Boston Brahmin (search for this): chapter 7
documents upon which he relied have been proved less trustworthy than he thought, but this unsuspected defect in his materials scarcely impaired the skill with which this unhasting, unresting painter filled his great canvases. They need retouching, perhaps, but the younger historians are incompetent for the task. Prescott died in 1859, in the same year as Irving, and he already seems quite as remote from the present hour. His young friend Motley, of Dutch Republic fame, was another Boston Brahmin, born in the year of Prescott's graduation from college. IHe attended George Bancroft's school, went to Harvard in due course, where he knew Holmes, Sumner, and Wendell Phillips, and at Gottingen became a warm friend of a dog-lover and duelist named Bismarck. Young Motley wrote a couple of unsuccessful novels, dabbled in diplomacy, politics, and review-writing, and finally, encouraged by Prescott, settled down upon Dutch history, went to Europe to work up his material in 1851, and, aft
Newgate Calendar (search for this): chapter 7
h not in doctrine or in sympathy. His literary affiliations were with the English and German Romanticists, and he possessed, for professional use, the ideas and vocabulary of his transcendental friends. Born in Salem in 1804, he was descended from Judge Haw. thorne of Salem Witchcraft fame, and from a long line of sea-faring ancestors. He inherited a morbid solitariness, redeemed in some measure by a physical endowment of rare strength and beauty. He read Spenser, Rousseau, and the Newgate Calendar, was graduated at Bowdoin, with Longfellow, in the class of 1825, and returned to Salem for thirteen brooding lonely years in which he tried to teach himself the art of story-writing. His earliest tales, like Irving's, are essays in which characters emerge; he is absorbed in finding a setting for a preconceived moral ; he is in love with allegory and parable. His own words about his first collection of stories, Twice-told tales, have often been quoted: They have the pale tint of flow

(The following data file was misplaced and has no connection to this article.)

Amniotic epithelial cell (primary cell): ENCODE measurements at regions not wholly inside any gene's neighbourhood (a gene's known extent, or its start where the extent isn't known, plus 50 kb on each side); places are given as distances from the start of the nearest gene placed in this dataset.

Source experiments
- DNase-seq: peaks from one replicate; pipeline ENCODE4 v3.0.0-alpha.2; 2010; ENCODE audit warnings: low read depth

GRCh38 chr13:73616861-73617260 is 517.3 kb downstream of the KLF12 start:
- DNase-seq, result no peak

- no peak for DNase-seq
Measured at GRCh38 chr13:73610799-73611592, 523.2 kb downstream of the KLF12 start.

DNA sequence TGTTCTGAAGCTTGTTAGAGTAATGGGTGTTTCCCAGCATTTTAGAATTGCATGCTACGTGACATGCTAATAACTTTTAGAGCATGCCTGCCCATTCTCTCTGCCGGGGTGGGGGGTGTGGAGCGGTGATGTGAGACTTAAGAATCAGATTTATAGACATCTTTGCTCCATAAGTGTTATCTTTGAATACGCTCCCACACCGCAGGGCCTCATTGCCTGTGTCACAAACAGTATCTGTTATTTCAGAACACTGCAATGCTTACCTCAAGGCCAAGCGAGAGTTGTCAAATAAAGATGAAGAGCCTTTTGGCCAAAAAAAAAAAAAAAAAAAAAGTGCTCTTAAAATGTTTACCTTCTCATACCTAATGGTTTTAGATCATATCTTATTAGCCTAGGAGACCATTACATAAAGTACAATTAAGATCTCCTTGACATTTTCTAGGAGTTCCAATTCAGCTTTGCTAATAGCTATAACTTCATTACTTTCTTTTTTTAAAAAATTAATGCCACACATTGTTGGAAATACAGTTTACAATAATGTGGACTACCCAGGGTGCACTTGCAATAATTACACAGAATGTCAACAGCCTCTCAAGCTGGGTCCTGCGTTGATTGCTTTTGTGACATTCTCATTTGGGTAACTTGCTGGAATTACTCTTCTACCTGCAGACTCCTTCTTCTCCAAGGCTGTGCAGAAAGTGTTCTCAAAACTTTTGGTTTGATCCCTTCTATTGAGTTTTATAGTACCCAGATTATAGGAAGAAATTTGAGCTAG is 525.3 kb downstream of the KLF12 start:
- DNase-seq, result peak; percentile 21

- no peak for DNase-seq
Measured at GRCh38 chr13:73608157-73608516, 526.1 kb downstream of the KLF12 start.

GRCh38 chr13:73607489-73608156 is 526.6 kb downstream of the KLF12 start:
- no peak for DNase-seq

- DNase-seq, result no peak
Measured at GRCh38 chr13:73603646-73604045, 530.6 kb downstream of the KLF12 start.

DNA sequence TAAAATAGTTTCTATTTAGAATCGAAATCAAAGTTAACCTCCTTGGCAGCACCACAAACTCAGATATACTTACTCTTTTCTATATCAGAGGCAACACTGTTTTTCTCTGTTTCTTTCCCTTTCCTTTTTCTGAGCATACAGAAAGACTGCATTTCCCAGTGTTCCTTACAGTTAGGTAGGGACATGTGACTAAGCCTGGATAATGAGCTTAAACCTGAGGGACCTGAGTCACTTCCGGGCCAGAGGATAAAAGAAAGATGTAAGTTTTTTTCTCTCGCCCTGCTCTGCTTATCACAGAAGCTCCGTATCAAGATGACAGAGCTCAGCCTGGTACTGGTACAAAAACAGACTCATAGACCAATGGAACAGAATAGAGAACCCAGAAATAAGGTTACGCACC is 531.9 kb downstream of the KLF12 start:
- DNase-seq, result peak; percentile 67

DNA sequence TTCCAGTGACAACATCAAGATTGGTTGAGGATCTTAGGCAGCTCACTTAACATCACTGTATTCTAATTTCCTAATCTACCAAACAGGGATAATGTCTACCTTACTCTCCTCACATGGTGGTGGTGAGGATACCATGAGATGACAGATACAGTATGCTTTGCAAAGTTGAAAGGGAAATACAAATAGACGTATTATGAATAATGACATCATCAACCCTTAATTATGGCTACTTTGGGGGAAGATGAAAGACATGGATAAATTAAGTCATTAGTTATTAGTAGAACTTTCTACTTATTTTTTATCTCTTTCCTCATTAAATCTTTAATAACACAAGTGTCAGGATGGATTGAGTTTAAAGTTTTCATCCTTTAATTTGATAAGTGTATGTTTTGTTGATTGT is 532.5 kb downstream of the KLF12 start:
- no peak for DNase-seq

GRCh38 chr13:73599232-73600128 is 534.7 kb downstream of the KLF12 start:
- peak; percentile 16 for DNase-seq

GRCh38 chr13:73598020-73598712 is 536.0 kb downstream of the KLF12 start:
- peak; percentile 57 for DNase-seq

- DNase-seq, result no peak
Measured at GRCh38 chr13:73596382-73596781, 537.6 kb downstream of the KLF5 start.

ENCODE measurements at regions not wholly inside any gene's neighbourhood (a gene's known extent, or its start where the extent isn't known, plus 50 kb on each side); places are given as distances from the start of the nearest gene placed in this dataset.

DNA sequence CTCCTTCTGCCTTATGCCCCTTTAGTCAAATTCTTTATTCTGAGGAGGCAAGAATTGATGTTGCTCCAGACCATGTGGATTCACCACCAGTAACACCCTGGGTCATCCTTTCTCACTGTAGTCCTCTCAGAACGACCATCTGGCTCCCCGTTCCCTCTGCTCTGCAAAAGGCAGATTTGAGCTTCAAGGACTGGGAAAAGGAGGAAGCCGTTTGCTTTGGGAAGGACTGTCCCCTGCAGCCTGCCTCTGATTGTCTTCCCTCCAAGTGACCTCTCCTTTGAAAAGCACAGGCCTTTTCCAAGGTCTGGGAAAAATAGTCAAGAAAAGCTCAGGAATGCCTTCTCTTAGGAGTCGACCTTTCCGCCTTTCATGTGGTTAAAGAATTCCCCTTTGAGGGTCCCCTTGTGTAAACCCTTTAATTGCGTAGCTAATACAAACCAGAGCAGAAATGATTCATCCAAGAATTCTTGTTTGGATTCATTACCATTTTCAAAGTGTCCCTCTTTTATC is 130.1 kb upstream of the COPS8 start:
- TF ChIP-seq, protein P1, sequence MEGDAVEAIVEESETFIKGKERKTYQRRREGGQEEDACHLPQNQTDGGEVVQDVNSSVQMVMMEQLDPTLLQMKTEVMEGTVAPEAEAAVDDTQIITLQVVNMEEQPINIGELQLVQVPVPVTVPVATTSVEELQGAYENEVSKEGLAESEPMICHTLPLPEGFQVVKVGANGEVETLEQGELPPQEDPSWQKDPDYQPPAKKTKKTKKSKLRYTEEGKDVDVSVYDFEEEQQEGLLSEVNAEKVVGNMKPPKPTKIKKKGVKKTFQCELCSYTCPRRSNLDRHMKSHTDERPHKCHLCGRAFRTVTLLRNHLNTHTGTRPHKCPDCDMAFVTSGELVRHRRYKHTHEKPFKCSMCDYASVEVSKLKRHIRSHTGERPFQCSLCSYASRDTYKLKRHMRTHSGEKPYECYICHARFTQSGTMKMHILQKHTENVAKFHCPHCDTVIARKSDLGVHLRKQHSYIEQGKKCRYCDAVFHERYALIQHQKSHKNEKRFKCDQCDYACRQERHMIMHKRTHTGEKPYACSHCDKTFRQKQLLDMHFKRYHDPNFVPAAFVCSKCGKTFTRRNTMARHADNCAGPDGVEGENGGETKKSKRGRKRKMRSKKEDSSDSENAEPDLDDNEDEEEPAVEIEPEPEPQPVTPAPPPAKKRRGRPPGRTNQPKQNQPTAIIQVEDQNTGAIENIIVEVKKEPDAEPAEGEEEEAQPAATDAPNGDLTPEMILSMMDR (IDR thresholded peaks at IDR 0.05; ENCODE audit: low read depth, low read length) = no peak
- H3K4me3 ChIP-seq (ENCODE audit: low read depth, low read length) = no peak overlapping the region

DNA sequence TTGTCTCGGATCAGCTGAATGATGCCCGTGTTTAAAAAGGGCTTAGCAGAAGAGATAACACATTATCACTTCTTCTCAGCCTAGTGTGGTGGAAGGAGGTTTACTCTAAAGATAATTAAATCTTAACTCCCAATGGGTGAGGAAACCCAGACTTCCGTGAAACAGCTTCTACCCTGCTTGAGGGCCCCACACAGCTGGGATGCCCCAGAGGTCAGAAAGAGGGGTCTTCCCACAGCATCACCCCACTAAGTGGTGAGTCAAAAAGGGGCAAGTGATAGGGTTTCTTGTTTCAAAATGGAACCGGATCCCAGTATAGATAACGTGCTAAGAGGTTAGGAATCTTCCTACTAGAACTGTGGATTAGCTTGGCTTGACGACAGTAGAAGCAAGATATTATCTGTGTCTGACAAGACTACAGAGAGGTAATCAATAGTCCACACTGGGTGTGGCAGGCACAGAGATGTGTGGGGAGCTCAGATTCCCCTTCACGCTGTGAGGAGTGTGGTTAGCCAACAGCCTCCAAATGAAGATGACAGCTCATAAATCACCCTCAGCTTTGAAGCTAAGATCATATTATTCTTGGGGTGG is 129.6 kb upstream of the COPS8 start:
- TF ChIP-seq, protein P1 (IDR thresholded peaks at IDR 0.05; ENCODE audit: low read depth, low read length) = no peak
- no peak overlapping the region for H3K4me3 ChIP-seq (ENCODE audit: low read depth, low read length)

... 3 4 5 6 7 8 9 10 11 12 13 ...